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Burundi parliament overwhelmingly votes to leave International Criminal Court

Burundi’s parliament Wednesday voted to withdraw from the International Criminal Court (ICC), deepening a months-long row between the global tribunal and the volatile nation.

Out of the country’s 110 parliamentarians, 94 elected to leave the ICC, while 14 abstained and two legislators voted against the motion.

Burundi’s government was infuriated last month after a U.N. report named officials accused of orchestrating the torture and killing of political opponents. Since then, Burundi has banned three U.N. investigators from its territory and rejected a U.N. decision to set up a commission of inquiry to probe the violence, which began last year after President Pierre Nkurunziza decided to seek a third term in office.

On Tuesday, Burundi already cut ties with another international body, the United Nations Human Rights Council, while barring entry to three UN investigators.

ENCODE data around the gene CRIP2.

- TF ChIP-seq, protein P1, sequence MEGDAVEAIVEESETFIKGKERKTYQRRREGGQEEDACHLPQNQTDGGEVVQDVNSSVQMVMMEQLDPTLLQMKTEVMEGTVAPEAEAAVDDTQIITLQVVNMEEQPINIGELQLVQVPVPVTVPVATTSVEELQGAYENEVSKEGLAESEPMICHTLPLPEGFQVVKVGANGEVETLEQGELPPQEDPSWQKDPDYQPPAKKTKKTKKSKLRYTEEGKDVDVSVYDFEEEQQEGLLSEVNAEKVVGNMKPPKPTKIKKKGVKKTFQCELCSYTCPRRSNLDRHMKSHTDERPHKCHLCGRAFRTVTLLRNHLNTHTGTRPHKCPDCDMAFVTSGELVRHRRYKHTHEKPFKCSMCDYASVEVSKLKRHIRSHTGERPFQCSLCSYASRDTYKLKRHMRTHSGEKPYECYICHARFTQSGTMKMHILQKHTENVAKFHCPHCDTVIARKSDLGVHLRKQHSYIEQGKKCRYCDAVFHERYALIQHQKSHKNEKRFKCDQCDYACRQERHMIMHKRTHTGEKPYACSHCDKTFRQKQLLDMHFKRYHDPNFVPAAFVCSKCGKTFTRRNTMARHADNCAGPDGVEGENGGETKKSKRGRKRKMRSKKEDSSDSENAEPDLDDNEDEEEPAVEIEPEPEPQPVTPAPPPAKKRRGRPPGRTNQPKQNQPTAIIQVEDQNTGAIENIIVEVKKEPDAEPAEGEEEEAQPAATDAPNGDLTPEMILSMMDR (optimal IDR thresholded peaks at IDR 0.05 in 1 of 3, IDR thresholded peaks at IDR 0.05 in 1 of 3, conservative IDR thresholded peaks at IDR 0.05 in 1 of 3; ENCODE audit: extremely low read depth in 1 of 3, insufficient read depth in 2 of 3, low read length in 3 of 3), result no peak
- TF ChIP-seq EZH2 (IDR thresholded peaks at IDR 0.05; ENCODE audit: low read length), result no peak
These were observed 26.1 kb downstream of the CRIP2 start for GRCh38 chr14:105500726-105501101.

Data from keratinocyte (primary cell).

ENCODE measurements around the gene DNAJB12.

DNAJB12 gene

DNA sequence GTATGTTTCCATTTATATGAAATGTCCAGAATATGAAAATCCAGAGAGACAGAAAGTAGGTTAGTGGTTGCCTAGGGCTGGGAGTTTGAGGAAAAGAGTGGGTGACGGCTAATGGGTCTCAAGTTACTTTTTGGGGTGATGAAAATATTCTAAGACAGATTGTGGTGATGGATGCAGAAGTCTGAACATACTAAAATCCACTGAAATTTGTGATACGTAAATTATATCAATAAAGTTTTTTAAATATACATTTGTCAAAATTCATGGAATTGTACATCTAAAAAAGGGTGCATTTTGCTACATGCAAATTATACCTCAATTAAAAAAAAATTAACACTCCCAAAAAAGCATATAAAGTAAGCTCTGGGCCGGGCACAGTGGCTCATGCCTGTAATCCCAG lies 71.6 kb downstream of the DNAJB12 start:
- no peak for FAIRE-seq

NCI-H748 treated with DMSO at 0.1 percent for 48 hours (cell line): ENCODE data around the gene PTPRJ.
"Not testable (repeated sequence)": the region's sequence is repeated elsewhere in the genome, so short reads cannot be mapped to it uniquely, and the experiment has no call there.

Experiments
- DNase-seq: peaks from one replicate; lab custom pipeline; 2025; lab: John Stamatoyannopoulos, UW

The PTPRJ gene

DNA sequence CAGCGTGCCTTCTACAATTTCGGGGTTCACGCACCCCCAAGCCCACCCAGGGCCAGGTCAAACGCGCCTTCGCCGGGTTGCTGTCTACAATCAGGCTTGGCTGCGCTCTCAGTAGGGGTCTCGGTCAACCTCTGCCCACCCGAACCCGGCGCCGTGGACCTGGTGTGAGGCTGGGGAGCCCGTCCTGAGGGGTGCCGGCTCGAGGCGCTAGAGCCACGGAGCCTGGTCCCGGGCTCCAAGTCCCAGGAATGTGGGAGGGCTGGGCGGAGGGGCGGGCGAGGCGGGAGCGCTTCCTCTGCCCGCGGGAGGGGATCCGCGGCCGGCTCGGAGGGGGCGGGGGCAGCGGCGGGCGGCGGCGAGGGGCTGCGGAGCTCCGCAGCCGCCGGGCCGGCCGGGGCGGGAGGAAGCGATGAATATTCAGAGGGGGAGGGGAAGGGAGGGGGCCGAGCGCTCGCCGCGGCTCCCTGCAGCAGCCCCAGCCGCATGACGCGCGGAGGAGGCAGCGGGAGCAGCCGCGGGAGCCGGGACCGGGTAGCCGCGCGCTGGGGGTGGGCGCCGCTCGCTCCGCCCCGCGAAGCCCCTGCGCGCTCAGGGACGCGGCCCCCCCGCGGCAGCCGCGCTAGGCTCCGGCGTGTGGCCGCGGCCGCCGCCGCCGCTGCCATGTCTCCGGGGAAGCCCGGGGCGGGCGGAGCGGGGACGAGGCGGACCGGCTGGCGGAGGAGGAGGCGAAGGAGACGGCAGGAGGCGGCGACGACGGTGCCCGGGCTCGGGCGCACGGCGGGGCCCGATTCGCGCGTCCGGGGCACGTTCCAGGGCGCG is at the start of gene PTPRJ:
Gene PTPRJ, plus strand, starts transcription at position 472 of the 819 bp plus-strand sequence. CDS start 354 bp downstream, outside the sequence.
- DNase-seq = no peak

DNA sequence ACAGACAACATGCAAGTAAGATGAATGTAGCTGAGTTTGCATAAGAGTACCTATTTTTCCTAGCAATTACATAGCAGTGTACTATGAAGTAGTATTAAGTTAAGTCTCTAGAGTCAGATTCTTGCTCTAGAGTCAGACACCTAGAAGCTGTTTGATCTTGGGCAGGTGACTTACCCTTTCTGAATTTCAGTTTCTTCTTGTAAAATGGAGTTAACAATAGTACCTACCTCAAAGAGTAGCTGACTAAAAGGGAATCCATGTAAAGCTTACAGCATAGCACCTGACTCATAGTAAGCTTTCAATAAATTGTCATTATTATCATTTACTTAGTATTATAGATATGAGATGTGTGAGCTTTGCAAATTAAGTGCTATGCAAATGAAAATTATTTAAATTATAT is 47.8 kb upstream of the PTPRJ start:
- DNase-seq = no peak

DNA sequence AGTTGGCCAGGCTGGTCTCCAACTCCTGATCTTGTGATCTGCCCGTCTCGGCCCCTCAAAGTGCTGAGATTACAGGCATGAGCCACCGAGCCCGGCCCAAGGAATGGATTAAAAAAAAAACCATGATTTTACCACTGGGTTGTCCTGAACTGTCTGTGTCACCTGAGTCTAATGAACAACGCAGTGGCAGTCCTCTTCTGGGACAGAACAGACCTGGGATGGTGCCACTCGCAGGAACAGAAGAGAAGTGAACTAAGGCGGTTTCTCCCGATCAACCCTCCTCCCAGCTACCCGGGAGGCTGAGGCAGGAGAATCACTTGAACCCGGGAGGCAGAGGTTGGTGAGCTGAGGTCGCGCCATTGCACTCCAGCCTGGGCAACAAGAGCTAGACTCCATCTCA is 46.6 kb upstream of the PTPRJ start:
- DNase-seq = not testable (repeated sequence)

The bill to remove Burundi from the court’s jurisdiction will proceed to the upper house of the legislature and then be signed by the president, triggering a withdrawal process that will last a year.

Opposition lawmaker Fabien Baciryanino, who favoured staying under ICC jurisdiction, saying withdrawing was "no more, no less, than inciting the Burundian people to commit more crimes".

Since it was set up under the 1998 Rome Statute, the court based in The Hague has focused on prosecuting four main crimes: genocide, crimes against humanity, war crimes and the crime of aggression. Its heavy focus on Africa has stirred a backlash against the court from countries such as Kenya and South Africa.


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Natumanya celeb - 2/11/2016 saa 22:32

ICC is not an independent court, there four it was a very good decision. Look at Libya, the son of the late president saif al Islam is no were both in Hague and in Libya.

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